View Source

C.D.C.’s Travel OK for the Vaccinated Wins Industry Applause

The travel industry on Friday applauded new guidance from the Centers for Disease Control and Prevention that said Americans who are fully vaccinated against Covid-19 could travel at low risk to themselves as likely to help ailing businesses and encourage more Americans to board flights, cruises, buses and trains.

“The C.D.C.’s new travel guidance is a major step in the right direction that is supported by the science and will take the brakes off the industry that has been hardest hit by the fallout of Covid by far,” Roger Dow, the chief executive of U.S. Travel, an industry group, said in a statement. “As travel comes back, U.S. jobs come back.”

But while the news may be a boon to the industry, its concerns are far from over.

Most airlines, hotels and tourist destinations have suffered mounting losses for more than a year as Americans largely stayed home. Travel is beginning to recover, but many of these businesses won’t see meaningful profits for months, at least.

More generally, the pandemic has also shown businesses large and small that their employees can often be just as productive working remotely as in face-to-face meetings. As a result, the airline and hotel industries expect it will be years before lucrative corporate travel returns to pre-pandemic levels, leaving a gaping hole in revenues.

Airlines for America said in a statement.

Still, a rebound appears to be underway. On Thursday, the Transportation Security Administration reported more than 1.5 million travelers going through security checkpoints at airports, with the number of travelers increasing since early-to-mid March.

While that is a significant increase compared with 124,000 travelers a year ago, it is still 35 percent less than it was in 2019.

Many airlines have added flights to the beach and mountain destinations that have been popular throughout the pandemic. This week, Delta Air Lines also said it would start selling middle seats again, United Airlines said it would resume pilot hiring after freezing it last year and Frontier Airlines launched an initial public offering.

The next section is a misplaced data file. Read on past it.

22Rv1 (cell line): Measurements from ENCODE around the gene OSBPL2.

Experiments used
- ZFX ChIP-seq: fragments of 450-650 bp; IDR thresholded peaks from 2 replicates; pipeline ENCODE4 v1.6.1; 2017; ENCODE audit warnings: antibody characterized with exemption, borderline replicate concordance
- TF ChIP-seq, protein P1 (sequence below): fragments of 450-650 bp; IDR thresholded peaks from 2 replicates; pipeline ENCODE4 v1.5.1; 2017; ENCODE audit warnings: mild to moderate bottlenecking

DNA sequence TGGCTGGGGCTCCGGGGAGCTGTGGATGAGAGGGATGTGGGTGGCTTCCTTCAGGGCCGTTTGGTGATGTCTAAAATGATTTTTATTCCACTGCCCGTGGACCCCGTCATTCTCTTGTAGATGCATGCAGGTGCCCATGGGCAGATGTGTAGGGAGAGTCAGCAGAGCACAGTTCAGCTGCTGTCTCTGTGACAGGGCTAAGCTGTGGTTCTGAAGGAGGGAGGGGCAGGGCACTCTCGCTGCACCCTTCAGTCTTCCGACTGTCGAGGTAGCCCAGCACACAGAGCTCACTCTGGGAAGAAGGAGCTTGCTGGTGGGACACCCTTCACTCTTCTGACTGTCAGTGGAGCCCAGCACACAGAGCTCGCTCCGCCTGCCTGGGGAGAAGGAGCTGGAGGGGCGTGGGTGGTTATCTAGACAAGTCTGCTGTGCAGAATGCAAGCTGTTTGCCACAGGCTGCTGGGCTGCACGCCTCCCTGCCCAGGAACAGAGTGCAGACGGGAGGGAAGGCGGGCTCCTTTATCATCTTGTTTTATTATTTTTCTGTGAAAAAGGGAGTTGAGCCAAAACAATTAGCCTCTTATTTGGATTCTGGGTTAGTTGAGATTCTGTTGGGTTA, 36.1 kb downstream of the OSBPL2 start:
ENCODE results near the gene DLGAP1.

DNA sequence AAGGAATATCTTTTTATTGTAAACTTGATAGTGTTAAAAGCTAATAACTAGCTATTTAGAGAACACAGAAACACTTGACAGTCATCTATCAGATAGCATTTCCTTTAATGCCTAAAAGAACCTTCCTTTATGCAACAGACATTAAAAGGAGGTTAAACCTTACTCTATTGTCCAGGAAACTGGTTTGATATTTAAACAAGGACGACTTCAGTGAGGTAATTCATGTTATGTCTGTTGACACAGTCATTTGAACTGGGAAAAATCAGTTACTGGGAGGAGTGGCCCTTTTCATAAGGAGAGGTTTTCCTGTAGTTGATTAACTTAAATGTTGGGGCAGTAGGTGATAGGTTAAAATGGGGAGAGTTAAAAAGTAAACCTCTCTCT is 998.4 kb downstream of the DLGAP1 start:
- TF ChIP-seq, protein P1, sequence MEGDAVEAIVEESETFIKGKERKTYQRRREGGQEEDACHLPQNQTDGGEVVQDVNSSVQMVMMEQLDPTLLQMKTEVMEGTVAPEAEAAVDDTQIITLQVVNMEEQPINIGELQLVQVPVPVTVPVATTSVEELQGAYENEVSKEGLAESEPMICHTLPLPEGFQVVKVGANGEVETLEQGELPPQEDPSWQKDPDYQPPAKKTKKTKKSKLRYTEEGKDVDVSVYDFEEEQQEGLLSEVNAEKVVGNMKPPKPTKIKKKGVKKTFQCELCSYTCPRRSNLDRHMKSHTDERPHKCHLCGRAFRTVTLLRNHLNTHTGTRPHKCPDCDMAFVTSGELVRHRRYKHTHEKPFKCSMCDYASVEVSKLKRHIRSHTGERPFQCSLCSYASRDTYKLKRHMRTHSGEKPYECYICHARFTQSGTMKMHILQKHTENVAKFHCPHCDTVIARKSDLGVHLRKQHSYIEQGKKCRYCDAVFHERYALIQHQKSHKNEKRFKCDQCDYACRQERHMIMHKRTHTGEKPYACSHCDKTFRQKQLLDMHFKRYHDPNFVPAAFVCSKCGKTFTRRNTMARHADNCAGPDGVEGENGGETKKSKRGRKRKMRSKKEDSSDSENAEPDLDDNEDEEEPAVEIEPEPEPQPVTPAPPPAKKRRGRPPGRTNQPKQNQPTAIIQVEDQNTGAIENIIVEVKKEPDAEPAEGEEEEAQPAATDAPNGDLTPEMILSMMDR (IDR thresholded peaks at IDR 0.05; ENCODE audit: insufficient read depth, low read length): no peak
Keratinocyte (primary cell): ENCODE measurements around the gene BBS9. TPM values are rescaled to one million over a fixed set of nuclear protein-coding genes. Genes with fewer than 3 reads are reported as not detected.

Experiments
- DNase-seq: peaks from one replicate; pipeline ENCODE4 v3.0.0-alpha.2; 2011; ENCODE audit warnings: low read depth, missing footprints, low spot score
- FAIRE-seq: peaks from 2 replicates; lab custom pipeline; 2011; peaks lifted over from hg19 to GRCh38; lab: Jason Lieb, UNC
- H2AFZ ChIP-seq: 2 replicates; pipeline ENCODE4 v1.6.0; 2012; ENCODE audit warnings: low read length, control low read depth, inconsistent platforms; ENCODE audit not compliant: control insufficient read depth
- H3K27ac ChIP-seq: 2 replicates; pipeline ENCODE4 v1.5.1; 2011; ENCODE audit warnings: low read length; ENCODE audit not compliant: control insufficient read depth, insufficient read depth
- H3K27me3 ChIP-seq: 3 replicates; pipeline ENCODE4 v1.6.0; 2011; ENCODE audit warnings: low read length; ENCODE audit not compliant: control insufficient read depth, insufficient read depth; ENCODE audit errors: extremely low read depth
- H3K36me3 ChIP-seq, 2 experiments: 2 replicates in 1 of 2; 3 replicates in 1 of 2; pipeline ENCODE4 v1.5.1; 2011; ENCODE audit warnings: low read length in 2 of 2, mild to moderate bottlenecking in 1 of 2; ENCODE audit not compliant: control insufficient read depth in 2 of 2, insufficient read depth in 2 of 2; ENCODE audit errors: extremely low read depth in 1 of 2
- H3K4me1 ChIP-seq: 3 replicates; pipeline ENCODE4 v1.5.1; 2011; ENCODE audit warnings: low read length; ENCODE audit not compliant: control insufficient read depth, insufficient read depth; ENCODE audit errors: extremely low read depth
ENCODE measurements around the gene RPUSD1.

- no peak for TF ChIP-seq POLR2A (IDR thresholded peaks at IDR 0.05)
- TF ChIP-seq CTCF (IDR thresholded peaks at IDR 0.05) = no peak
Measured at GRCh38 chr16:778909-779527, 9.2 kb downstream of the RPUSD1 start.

View Source

The Relief Bill Will Save Tens of Thousands of Airline and Airport Jobs

The pandemic relief bill that President Biden signed Thursday afternoon will protect tens of thousands of jobs in the aviation industry, which is likely to struggle for some time even as vaccinations accelerate.

After Congress this week approved the legislation, which includes $14 billion for airlines and an additional $9 billion for airports and other businesses, American Airlines and United Airlines told 27,000 employees that they could ignore the furlough notices they received earlier this year. The airlines had been preparing to cut those jobs when an earlier round of federal aid expired at the end of this month. The new bill extends that assistance for another six months.

“Thousands of frontline workers will now receive paychecks and health care through September, which is especially critical while vaccine distribution continues to ramp up,” United’s chief executive, Scott Kirby, said in a statement on social media.

The relief package, which Mr. Biden has said is needed to protect the economy and workers and many Republican lawmakers have criticized as excessive, is the third to provide funding to keep airline workers employed since the pandemic began. Last March, Congress provided passenger airlines $25 billion in loans and another $25 billion in payroll grants. It renewed the payroll funding in December with another $15 billion and again this week.

The bill passed this week also sets aside $1 billion for aviation contractors and $8 billion for airports to help them operate normally, limit the spread of the virus and pay workers and service their debts. In exchange for the aid, airports, contractors and airlines are banned from large layoffs through September.

The aviation and travel industry has been among the hardest hit by the pandemic. A year ago, the number of people flying started to plummet as the virus spread widely and government officials restricted or discouraged travel. By early April, the number of people flying every day had dropped 96 percent compared with a year earlier.

Travel has recovered somewhat since then. An average of about a million people have been screened at airport security checkpoints each day over the past week, just over half as many as were screened over the same period in 2019, according to Transportation Security Administration data.

Still, airlines are losing $150 million a day on average, according to Airlines for America, an association that represents American, United and the other major carriers. The widespread distribution of vaccines has given the industry hope for a rebound, but airlines are expected to continue to lose money through the summer, and most industry analysts and executives don’t expect travel to recover to 2019 levels until 2023 or 2024.

View Source